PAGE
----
Making the invisible visible. How art opens up new paths in science communication

Citizen ScienceScience communicationPublic Science

Numbers, data, facts - that is the language of science. But "people are poor intuitive statisticians", as the Nobel Prize-winning economist and psychologist Michael Kahnemann noted.1 Scientific publications and long data tables are also not part of everyday life for many people. This makes it all the more important to provide access to research and insights into scientific processes through low-threshold offers.

Art meets science

Art opens up new possibilities here. Current research has shown, for example, that artistic formats help people to better understand abstract data, for example to establish an emotional connection to facts about climate change.This makes an often ideologically controversial topic more tangible and makes it easier to relate research findings to the reality of one's own life.

A Malawian-Scottish cooperation project uses theater to convey knowledge about the pathogens that cause sleeping sickness in peripheral regions.3 The low-threshold format in public places allowed participants to engage directly with the artists and researchers, describe their own experiences and have their questions about the disease answered competently.

There are also numerous examples in artistic citizen science projects of how art opens up new perspectives for science communication and cooperation between science and society. The potential for cooperation between science communication and art is therefore huge.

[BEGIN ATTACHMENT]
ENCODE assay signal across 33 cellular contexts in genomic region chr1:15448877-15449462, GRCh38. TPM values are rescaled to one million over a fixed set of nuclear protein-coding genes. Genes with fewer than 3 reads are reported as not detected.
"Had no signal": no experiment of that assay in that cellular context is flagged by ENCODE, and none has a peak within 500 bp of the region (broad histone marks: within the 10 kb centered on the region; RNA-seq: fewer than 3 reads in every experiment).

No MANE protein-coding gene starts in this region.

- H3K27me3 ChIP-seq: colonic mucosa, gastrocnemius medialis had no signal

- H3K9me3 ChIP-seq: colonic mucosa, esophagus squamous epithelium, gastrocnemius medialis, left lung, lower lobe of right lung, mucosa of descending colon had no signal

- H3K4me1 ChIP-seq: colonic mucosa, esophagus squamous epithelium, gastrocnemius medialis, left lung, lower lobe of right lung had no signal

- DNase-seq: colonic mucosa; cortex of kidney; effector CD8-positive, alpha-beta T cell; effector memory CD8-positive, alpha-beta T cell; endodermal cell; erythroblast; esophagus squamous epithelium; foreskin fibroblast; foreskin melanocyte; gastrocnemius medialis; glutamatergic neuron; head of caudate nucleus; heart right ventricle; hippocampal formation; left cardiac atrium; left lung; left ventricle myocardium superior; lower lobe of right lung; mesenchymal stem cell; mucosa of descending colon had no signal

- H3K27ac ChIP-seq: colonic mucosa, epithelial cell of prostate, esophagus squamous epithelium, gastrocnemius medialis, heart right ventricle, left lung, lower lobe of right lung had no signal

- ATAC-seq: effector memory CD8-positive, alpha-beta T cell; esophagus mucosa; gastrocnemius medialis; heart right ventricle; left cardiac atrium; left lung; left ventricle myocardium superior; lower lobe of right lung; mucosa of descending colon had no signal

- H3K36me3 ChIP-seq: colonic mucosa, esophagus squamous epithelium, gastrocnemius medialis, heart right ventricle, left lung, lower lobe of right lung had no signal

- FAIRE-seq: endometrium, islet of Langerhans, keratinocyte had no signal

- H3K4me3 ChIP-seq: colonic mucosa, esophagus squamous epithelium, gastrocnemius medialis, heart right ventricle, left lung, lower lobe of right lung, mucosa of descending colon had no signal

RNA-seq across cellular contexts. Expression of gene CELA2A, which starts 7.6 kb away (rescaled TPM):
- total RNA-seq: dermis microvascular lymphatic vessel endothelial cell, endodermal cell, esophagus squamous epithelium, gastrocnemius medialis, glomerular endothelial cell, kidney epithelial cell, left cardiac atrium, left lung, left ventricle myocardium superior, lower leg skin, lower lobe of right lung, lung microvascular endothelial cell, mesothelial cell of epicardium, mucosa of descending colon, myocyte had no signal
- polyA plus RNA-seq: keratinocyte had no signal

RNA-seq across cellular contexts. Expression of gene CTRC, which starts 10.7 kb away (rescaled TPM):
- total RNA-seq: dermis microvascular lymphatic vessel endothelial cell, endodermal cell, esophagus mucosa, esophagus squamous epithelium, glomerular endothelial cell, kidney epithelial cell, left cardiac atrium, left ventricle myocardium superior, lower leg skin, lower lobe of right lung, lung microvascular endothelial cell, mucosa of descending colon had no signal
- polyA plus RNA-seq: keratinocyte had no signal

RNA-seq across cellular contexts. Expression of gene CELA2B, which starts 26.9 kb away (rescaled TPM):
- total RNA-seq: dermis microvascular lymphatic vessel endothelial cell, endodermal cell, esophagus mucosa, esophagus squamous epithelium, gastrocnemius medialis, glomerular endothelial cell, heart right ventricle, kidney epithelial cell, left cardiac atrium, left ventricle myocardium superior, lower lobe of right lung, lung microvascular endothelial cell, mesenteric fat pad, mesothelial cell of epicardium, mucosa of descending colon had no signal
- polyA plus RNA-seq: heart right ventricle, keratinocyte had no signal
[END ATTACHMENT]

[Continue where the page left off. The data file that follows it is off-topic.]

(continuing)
Can art be a door opener?

But how can artistically presented science appeal to the general public when both fields have a reputation for being non-inclusive and difficult to access? How can those target groups in particular benefit that have not been reached, or have only been reached to a limited extent, with science communication to date? What examples of best practice already exist and what innovative formats are currently being developed? These and other questions will be discussed at the joint event organized by the OeAD's Public Science and Cultural Communication departments.

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1 Kahnemann, M. (2012): Thinking fast and slow. Siedler.

2 Wie kann man Klimadaten besser vermitteln? Mit Kunst!“. MDR. Article published July 11, 2023.

3A man dressed as a tsetse fly came to a soccer game. And he definitely had a goal“. NPR. Article published July 30, 2023.

6. June 2024 14:00 to 16:00 Online Export Event as iCal